“When I was younger, I was forced to wear clothes considered feminine to church. At university, my faculty had a strict dress code for women. I always felt out of place in those clothes, and I hated the discomfort that came with wearing them.”
These are the words of Tim, a legal practitioner and writer. Tim like many gender-nonconforming and fashion bending Nigerians has at some point in their lives been forced to fit into the stereotypical fashion demands of the Nigerian culture.
Fashion has for a long time been used as a way to make a statement; be it political, societal, personal or anything in between. It transcends the desire to wear clothes, (un)cover one’s nakedness, to becoming a tool for expression. In the queer fashion scene, the translation of oneself with the use of fabric, colours and materials cannot be downplayed. Outfits have been used to take powerful stands and invoke more than just a sense of style.
In Nigeria where there are still homophobic laws and practices, constrained cultures and traditions which clearly and unequally distinguish the expectations of a man or a woman, queer Nigerians turn to fashion to channel their energy and express themselves as they see fit. But this doesn’t go without some form of repercussion, no thanks to the rigid stereotypical expectations of the dress sense required from a man or a woman. (Young) Nigerians regardless of their sexual orientation are first of all profiled and discriminated against for their nonconforming style and chosen expression.
Alexandra, a non-binary creative shares that their style and presentation on Instagram was used to out them to their parents. “It’s been a series of back and forth since then because I can no longer go to extended family gatherings and I have anxiety about meeting my friends’ parents in case they expect me to present in ways that “pass.”
Temitope The Ingenious, a stylist, fashion, and lifestyle influencer, who refers to his style as androgynous, says he uses fashion to express himself as a queer Nigerian in many ways by blurring the lines between gender and fashion.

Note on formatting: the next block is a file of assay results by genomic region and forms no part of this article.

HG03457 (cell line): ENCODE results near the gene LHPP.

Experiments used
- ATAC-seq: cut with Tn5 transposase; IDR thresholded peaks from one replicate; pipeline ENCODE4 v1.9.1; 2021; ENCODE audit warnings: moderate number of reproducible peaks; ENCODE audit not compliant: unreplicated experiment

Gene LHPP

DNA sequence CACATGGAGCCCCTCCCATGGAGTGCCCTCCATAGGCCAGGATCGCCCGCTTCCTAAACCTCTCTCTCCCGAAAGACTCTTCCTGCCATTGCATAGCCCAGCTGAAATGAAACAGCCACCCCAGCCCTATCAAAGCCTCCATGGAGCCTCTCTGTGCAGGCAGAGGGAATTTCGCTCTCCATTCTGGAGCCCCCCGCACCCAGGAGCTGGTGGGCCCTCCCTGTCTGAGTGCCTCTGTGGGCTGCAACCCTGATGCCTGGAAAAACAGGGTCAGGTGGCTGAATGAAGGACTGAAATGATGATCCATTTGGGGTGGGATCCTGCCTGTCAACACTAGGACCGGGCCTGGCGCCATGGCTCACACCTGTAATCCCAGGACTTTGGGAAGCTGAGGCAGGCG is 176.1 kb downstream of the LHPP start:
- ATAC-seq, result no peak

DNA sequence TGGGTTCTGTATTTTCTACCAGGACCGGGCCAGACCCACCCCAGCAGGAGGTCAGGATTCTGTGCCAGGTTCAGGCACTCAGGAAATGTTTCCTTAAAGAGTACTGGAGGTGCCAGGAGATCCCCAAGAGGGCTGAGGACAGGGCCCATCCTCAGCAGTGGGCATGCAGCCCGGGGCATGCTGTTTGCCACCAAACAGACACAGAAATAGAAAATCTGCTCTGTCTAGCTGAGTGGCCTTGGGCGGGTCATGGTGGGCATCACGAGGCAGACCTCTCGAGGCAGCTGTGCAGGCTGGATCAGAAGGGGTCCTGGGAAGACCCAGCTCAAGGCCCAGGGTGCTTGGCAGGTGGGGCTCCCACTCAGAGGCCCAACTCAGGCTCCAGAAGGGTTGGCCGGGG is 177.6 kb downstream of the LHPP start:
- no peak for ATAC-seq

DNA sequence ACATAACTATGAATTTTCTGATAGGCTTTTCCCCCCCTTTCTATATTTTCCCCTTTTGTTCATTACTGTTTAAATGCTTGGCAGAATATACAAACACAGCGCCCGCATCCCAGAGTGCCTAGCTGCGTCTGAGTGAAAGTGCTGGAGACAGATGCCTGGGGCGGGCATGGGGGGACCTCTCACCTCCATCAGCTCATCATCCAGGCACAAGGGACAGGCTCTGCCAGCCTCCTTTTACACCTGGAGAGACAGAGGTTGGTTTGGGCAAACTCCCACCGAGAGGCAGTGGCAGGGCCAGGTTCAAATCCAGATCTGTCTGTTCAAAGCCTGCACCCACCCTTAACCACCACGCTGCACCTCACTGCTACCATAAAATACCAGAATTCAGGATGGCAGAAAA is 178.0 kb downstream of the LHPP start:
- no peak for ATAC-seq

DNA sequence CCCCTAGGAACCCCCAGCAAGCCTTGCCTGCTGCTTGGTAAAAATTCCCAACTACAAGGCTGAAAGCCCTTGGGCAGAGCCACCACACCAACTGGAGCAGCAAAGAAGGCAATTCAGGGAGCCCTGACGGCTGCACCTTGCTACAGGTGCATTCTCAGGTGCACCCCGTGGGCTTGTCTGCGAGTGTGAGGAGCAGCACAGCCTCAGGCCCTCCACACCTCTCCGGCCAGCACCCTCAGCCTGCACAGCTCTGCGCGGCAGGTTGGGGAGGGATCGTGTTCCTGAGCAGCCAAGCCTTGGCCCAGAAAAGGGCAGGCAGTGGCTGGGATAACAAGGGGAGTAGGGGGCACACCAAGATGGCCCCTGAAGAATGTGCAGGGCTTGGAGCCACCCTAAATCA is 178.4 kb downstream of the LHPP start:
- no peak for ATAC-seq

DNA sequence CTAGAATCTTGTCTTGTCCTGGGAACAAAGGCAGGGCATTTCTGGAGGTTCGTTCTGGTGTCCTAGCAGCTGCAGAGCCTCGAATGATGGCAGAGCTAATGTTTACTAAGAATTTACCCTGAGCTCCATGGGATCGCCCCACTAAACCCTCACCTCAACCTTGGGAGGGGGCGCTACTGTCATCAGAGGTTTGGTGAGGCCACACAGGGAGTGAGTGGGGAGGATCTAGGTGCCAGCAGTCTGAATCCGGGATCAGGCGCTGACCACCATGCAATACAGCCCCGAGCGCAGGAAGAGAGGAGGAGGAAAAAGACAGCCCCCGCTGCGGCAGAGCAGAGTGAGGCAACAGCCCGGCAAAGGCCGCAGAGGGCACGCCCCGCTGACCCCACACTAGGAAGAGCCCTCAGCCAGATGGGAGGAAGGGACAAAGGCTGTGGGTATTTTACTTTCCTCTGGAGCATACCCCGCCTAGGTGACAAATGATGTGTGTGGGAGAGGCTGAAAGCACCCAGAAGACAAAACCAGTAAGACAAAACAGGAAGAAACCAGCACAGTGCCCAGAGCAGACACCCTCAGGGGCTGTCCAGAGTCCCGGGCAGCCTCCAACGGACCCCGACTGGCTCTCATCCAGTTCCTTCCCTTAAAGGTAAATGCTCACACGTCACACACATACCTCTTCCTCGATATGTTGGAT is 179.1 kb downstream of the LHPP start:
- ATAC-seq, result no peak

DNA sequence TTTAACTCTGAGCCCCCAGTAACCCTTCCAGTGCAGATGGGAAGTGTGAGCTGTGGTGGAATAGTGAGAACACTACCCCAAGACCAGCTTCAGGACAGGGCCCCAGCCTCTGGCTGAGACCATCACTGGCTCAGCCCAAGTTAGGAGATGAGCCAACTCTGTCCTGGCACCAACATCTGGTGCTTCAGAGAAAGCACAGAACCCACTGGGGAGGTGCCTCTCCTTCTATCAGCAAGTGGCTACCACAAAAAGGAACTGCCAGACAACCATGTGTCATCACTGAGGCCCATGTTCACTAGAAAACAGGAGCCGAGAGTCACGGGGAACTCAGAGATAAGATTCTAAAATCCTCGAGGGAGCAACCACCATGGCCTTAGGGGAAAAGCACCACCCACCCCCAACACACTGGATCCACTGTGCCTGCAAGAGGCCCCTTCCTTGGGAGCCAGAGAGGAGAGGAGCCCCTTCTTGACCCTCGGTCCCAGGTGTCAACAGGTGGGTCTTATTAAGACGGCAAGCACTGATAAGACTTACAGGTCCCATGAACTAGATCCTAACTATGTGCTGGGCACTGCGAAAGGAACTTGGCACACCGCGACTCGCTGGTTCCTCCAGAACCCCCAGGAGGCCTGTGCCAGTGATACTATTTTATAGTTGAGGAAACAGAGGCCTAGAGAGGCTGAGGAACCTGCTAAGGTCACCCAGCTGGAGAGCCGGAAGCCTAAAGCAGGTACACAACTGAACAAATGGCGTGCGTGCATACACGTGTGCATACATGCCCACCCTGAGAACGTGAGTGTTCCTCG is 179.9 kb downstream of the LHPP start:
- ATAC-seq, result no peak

It is perhaps, this need to not have gender-specific clothes that birthed the brand Vangei by Lolu, a Lagos-based gender-nonconforming androgynous fashion designer. Vangei is derived from Lolu-Van- Gei, Lolu-is Gay(Gei). Lolu’s interest in fashion started from an early age and the influence of their mom who had a boutique. From giving opinions on fashion, Lolu who thought they were either going to be a poet or an author, attended a couple of fashion schools in Nigeria and South Africa.
In 2017, Lolu started out with brands like Adorable, Indifrekeh and HOB Culture which focus on mainstream, African and traditional wear. Everything changed in 2019 when a friend sparked the idea that they could create androgynous clothes. Going into its second year, Vangei has been received well but also raised some eyebrows.
“As a queer person, having the boldness to start something like Vangei, and having to explain to people and see the reaction on their faces when you tell them the name of your brand, is funny. Most people outside Twitter who see what the brand represents start giving me the cold shoulder.” Lolu explains. Admittedly, Lolu credits Twitter for helping with their growth, even though they thought it was going to be hard to find people outside the queer community that would be interested in their designs.
Queer Nigerians who support Vangei like Alexandra say that what appeals to them most is the intentionality and care that goes into the design of the clothing. Not to mention the conversation had before creating a custom-made outfit. According to them, “What I love most is how Vangei is not about appealing to the male gaze but rather, gives priority to the consumer no matter who they are.”
This is what the brand intends to do in the future, “my brand aims to provide for people that are already marginalized”, says Lolu. “It is hard going to a store and just picking up something. I have to go to the men’s section and pick small sizes, a lot of needless stress”, they lament.
For queer persons who use fashion as an extension of self, like Temitope The Ingenious who uses fashion to raise his self-esteem, dominate, and be more expressive, to designate fashion to gender is outdated. We must shift from the status quo of what we think fashion should be and embrace diversity and authentication. Vangei is already doing that while looking forward to creating timeless pieces, giving life to people’s ideas, and dominating the runway.